The workshop format was successful. We hope to expand the number of these workshops in the 2015 Conference, which will take place during the working group session time slots. Conference attendees will be asked to identify whether or not they would like to participate in a workshop as part of their conference registration. Workshop groups should convene remotely before the conference to prepare for their in-person work during the conference. Some workshops may take place in two sessions, while others may take four sessions.
We solicit those with an interest in leading a workshop in two ways: for identified topics; and for new topics.
- Identified topics: We have identified several subjects that may be ripe for workshopping, listed below. We solicit people interested in planning, organizing and delivering workshops on:
- Clinic design: setting the goals and structure for a clinical course, including problems of implementation and evaluation;
- Supervision: understanding and developing the working relationship between clinician and clinical student;
- Assessment and feedback: different approaches to assessing student performance and to delivering assessment to students;
- Creating teaching videos: how to create video teaching materials, including both the creative process and advice on technology.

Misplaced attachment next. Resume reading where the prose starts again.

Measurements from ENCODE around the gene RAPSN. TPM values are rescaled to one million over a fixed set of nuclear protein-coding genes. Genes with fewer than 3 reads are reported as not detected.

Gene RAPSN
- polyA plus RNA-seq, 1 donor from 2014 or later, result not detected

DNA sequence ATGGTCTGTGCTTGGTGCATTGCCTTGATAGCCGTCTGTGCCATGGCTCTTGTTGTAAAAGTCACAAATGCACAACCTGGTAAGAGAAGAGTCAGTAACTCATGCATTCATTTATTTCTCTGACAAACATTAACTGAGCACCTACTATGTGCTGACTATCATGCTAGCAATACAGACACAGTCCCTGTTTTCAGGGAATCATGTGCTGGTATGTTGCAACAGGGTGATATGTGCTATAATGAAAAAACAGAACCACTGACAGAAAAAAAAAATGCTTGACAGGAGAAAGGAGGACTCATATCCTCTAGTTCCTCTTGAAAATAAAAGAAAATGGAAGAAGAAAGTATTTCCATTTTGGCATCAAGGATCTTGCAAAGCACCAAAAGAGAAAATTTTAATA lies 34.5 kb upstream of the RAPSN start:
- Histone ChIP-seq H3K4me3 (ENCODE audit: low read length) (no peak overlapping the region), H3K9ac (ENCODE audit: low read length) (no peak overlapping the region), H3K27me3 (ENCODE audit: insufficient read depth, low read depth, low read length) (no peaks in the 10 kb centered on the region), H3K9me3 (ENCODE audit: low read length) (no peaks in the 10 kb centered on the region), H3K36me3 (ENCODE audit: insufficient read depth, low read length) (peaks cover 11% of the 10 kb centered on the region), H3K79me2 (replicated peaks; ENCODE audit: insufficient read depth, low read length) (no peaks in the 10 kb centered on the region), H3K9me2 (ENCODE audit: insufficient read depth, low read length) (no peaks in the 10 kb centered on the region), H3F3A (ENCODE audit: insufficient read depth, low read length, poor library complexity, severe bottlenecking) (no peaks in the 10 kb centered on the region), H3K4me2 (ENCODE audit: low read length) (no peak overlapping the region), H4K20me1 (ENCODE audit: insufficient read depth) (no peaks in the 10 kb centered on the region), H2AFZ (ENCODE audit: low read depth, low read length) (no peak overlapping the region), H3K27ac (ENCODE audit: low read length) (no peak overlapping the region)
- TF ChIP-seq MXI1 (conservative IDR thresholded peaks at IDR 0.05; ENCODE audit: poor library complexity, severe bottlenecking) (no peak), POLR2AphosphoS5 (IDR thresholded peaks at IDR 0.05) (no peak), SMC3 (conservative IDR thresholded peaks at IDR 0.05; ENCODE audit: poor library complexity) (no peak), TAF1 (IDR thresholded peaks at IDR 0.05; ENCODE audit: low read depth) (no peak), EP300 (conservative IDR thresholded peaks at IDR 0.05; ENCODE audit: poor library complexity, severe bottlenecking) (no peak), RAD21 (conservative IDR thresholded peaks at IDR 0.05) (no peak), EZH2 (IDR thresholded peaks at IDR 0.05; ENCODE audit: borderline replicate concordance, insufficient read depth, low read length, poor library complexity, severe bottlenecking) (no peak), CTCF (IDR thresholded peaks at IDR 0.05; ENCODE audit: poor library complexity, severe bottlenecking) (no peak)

- New topics: in addition to the topics identified by the Planning Committee, we also solicit other ideas for workshop topics. We will review new topics for their breadth of appeal and their suitability to a multi-session format.
Leading these workshops will require more time and preparation than a typical concurrent. Workshop leaders will play a major role in designing workshop content for either two or four 75-minute sessions and in preparing for the workshop before the conference. We plan to enroll participants for workshops in advance, and will encourage workshop leaders to assign materials to participants and to convene them remotely before the conference begins.
Finally, we encourage proposals from groups of workshop planners and presenters. Workshop leaders should be prepared to work with the Planning Committee to identify other participants and session leaders for the proposed workshop. We expect to ask that workshop leaders work in teams with others interested in the same topic.
Submission guidelines for workshop leaders
To volunteer as a workshop leader or to propose a workshop, please send an e-mail to firstname.lastname@example.org stating your interest. Each proposal should address the following criteria:
- Identify the workshop topic on which you want to present, whether one we identify above, or a new one.